The Car On The Porch
Back when I was in college, about a million years ago, our family car wound up on our neighbor’s porch. I can truthfully say, I had nothing to do with it, which is probably why it is so funny to me. The car was a beast. It was about 1986, and the car was a 1960 Chevy station wagon, white with red vinyl interior. It looked like a hearse. It was the first car I was ever allowed to drive, being as it was so heavy and safe and all. Well, maybe not so safe. I knew well that that car’s brakes were iffy at best. Placed in park, the thing would roll. If you put on the parking brakes, well, it might roll or it might not. All I know is I had taken it to the grocery store, put the parking brake on, and wound up chasing the damn thing down through the parking lot before it could hit anything. I thought my dad knew about those brakes. The driving brakes went out on my mom and me one day when we were driving the car down the hill away from our house. The hill was a winding one that went down to the lake. When we hit the T-intersection at the lake, the brakes just didn’t work. There was a little girl sitting on the pier straight down from where our car was headed. Mom somehow had the presence of mind to whip the car between two pine trees off to the right, and pull the car in a perfect 180 on the gravel of the parking lot. Disaster avoided. But mom was furious and she told Daddy that he had to fix those brakes or we would never drive that car again.
Well. You’d think the brakes would’ve gotten fixed. And they did, the driving brakes got fixed, but somehow, the parking brake got overlooked. One day, my dad drove the car home from work and decided to switch cars out in the carport (we had a 2-car carport and 3 cars). I don’t know why he felt the need to switch out the cars. I guess he had his reasons. Anyway, he put that station wagon in park at the top of the hill while he went and got the other car, and when he turned around, it was rolling. Down that same hill, toward the lake. I believe I mentioned, however that that road is winding. He started chasing the car, but somehow, the driver’s side door had locked itself. So he was fumbling in his pocket for keys and chasing and jiggling the door handle all at the same time. The car ran off the road and into our neighbor’s yard. Somehow it got around some railroad ties, between a couple of trees, and ran right up on the neighbor’s porch. Thankfully, we were good friends with our neighbors. My best friend lived there, and she was in the house at the time, getting ready for a date. Her folks were both at home. They all heard a loud BOOM in the front of the house. Bill threw open the door, and there was the car, steaming and ticking over, up on the porch. It had hit a column and knocked it askew. According to (now urban legend) our neighbor, Bill, saw my dad running up behind the car, white as a ghost. Without missing a beat, Bill called back over his shoulder to his wife, “Barb! Put some coffee on! The neighbors are here!”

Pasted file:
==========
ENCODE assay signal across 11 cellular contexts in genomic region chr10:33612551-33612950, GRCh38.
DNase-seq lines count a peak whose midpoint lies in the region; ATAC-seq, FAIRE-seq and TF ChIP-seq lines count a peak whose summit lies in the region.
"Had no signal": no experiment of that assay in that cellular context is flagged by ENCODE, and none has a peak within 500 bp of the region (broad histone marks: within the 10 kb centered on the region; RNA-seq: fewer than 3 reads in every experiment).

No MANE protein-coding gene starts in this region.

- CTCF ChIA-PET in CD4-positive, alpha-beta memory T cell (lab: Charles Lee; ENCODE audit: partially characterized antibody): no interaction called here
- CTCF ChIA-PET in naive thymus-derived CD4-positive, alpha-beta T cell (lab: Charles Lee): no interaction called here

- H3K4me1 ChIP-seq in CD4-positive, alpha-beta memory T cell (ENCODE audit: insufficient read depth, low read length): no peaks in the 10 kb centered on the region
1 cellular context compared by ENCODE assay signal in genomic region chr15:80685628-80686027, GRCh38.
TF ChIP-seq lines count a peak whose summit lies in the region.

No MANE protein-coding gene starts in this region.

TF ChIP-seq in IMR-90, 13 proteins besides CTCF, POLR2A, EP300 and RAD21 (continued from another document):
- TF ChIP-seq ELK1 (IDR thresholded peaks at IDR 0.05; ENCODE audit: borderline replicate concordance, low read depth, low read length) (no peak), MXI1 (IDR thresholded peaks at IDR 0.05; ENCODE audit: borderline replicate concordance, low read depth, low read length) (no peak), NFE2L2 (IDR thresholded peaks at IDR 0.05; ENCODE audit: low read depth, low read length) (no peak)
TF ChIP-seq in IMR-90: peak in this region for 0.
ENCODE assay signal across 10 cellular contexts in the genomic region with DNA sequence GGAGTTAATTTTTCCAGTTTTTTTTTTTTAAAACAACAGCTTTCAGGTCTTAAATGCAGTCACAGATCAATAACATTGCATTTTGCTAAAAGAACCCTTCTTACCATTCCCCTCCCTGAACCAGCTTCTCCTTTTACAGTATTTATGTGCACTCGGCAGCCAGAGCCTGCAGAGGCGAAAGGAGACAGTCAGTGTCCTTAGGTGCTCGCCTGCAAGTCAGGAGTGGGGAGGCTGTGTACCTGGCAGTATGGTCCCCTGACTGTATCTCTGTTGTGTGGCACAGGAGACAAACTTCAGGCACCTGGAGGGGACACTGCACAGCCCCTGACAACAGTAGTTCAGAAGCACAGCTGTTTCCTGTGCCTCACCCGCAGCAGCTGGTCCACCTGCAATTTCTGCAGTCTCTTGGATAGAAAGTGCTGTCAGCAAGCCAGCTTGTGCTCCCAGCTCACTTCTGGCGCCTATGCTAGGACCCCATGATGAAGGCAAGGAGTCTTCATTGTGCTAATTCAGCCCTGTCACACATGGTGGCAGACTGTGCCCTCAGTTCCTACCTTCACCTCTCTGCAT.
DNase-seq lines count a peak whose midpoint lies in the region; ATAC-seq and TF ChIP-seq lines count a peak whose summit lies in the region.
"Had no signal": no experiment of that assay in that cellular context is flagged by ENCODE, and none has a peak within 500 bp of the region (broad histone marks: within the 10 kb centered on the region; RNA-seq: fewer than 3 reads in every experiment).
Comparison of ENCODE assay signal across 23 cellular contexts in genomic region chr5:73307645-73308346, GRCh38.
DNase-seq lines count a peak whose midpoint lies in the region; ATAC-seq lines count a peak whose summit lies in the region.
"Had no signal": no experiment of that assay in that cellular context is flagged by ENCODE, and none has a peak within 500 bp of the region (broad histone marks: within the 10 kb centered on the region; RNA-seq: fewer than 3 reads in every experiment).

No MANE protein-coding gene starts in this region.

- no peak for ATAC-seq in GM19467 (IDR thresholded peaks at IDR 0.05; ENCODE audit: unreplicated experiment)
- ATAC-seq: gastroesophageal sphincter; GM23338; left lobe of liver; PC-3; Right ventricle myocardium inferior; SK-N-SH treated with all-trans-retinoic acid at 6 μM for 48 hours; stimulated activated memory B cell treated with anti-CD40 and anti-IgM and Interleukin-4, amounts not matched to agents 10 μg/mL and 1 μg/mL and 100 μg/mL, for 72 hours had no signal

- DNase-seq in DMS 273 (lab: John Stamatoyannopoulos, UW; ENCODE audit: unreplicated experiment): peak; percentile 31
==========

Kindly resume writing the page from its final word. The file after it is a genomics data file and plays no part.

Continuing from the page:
The next problem was, we couldn’t figure out how to get the car OFF the porch, which might damage the house further. The car itself had not a mark on it. They built ’em to last back in the day. It sat there for at least a week, and Mom and I got great amusement out of hiding behind the curtains in the living room and watching the cars driving up the road do a double take. They would slam on the brakes and baaaaack up, and crane their heads out the window. Some even brought cameras. The other problem was, although Mom and I found the whole thing hilarious, my dad was mortified and did not see the humor in the situation at all. Mom got some great pictures of the car on the porch, but my father has forbidden us to get them out. Ha.
I told the story of the car on the porch to my seven year-old daughter. I told her to make sure to ask her grandfather allll about that story. I told her to ask for pictures too. One way or the other, he will acknowledge the hilarious tale of The Car On The Porch.